From Coconut Water to Mate: How I survived my first expat move. moving abroad experience

Ah the perks of living abroad!

The excitement of an adventure; the countless possibilities of new experiences; the chance of walking your own path; the hope for a fresh start: We could daydream a gallery of idyllic images when we first picture ourselves living overseas before we actually leave the comfort zone of our home lives. Still none of them probably include the hard times we are bound to encounter when starting a new life in a foreign land.

Before leaving my homeland of Brazil to live in another country, I had already traveled overseas to visit and study a couple of times, so I didn’t actually consider myself a newbie to the whole idea of living abroad; I was pretty confident in my ability to learn new idioms and manage a foreign culture. I was naïve to the abysm existent between visiting and living in a country.

But here were my husband and I landing in Buenos Aires, the capital of Argentina, feeling a mix of excitement and anxiousness. We spent the first days in a honeymoon haze. Everything looked intriguing. We joked about our poor Spanish skills, went shopping, visited historical places as tourists, and delighted and feasted on delicious food. We had a blast!

However, Buenos Aires was not the place we were assigned by husband’s company to live. The plan was to stop there for a week or so to start the bureaucracy process for our visa, and then leave for Comodoro Rivadavia, a city in the Patagonian province of Chubut in southern Argentina, where we would live for the next 2 and a half years.

By the time we left Buenos Aires for Patagonia, the fog of dreams that blanketed our view of reality began to dissipate, and we gradually fell from the excitement to introspection. We made the trip by car from the Comodoro Rivadavia airport to the hotel in total silence. Our eyes met a couple of times, and in his I could read my husband’s concerns about our decision to leave everything behind. We were investing in his career, but that investment included my decision to put my own career on hold to live in the extreme south of this continent.

serrod view

I was in shock – petrified by the landscape with its stunningly beautiful horizon and its harsh desert. Nothing looked at all like what I considered to be stereotypical Latin America. From the weather, topography, and food to people’s outfits and attitudes, everything was different, if not entirely opposite, to my tropical, warm, humid, beach-vibe home. Even our dog was intrigued by the landscape.


Where was all the anticipation I felt at the start? There was the excitement of adventure; countless possibilities for new experiences; the chance to carve your own path. Were these just pseudo ideas that I kept repeating aloud to myself in an attempt to cover my fear of regret?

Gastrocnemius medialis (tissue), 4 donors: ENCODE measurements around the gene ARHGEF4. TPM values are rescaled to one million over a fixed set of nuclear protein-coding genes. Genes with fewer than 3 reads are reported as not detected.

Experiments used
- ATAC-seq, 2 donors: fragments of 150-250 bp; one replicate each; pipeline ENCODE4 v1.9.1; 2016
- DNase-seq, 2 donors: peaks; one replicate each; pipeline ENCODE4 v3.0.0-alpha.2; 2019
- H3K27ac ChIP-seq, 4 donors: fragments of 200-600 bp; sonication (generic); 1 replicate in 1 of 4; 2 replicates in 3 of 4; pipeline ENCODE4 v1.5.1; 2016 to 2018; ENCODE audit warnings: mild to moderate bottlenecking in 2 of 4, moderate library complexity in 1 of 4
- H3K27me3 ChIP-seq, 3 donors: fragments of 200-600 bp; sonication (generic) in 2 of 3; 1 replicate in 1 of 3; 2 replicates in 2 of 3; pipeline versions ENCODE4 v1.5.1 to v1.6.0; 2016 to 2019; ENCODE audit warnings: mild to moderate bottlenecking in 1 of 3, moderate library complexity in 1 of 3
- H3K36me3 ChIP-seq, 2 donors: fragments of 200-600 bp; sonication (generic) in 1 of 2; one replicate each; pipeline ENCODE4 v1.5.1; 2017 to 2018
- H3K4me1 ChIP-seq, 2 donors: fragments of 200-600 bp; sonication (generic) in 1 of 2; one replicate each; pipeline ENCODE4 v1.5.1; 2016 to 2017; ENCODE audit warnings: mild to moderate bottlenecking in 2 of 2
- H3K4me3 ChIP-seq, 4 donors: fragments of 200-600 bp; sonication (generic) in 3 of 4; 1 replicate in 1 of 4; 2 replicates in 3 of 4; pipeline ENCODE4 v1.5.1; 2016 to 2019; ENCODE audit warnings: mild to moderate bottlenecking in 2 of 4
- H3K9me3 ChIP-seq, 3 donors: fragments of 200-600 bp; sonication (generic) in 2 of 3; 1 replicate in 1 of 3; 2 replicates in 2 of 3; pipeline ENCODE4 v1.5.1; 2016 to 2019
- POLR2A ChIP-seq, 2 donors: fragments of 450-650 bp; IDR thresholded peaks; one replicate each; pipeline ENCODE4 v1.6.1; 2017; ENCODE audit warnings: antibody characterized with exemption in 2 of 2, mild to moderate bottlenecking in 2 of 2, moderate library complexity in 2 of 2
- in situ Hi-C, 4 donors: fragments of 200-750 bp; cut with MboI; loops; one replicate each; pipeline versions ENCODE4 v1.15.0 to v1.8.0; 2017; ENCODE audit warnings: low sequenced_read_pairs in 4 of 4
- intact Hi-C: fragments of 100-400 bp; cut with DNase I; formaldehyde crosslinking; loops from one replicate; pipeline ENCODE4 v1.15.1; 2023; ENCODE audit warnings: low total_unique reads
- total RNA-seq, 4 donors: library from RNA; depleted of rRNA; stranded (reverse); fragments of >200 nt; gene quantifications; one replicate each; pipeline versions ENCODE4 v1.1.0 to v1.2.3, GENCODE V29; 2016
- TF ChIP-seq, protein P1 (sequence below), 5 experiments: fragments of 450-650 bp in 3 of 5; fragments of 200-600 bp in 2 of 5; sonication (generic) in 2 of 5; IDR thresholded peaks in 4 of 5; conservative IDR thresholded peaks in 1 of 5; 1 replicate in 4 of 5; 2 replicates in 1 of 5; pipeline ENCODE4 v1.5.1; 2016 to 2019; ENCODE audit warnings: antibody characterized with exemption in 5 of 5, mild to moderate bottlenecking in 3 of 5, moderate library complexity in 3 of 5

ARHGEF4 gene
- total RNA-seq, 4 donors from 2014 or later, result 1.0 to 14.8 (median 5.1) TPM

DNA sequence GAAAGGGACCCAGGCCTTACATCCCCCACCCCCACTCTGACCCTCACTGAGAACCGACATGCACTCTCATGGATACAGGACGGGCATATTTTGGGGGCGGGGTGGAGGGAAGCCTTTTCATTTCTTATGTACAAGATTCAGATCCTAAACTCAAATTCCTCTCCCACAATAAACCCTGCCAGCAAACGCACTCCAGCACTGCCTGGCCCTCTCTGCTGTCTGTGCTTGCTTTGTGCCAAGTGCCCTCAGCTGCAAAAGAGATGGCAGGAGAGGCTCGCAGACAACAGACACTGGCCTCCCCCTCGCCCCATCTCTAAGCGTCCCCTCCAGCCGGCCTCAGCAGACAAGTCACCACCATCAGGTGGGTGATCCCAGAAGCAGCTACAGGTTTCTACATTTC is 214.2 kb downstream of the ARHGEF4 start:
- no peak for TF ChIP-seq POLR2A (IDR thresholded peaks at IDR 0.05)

rada tilly view

Nevertheless, this is where I was, and so I started my new journey with what was right in front of me. I started with the food! Turns out it was a much easier venture than dealing with the people! I indulged in media lunas con jamón y queso, dulce de leches, facturas con dulces de membrillo, submarino, lomito de cerdo a la plancha, cordero patagonico, empanadas and choripans. You name it I had it!

picata 2

But then I found myself sitting alone again in a restaurant, eating a rich and succulent portion of lomo de cerdo a la plancha con papas y zanahorias, paired with a full-bodied glass of wine feeling lost and alone. I’d satisfied my craving for new tastes (and started searching for a new pair of jeans two sizes larger) but I began to feel empty. What incongruence!

I missed Nana’s brown beans – the dish that graced our table at every lunch; the white rice cooked with garlic; brigadeiro; rosca de leite condensado e coco; pineapple mint juice; orange carrot juice, and all the flavors and scents that reminded me of home. In our family – like most Latin families – food was never considered as mere fuel for the body, but as a ritual – a unifying element around which we gravitated and indulged in at family gatherings. I longed for that!

In an attempt to ease my homesickness, I decided it was time to cook my own Brazilian food. There was one tiny problem: Besides sandwiches and sweets, I didn’t really know how to cook the basics. So I called my mother and asked for a quick introduction on how to cook everyday Brazilian meals made with beans, rice, chicken, and meats.

Although my first attempt at cooking rice resulted in an end product that looked and tasted like porridge, I was excited by my newfound knowledge. I burned many a dinner – including our first Christmas meal – before I could invite guests over. I attended cooking classes for bread, Italian food, and pastries because in spite of my inexperience, I was eager and determined to learn!

However, it was only when I allowed my hands and heart to take the reins instead of my brain that the change came. It was as though I’ve always known all along how to cook. My fingers and senses developed a memory, and cooking became a natural skill.

Learning to cook my hometown food and being able to make it whenever I felt the urge to taste and smell home, gave me back my sense of control and comfort, and kept me connected to my roots. It helped me cope with loneliness, frustration, fear, and anxiety in a foreign land. The taste, the color, and the scent of the food gave me a safe and familiar refuge in the hostile moments that would inevitably come with the pursuit of a new life in a new home.

What about you? What do you cook when you want to feel a taste of home?

Lina Seixas.


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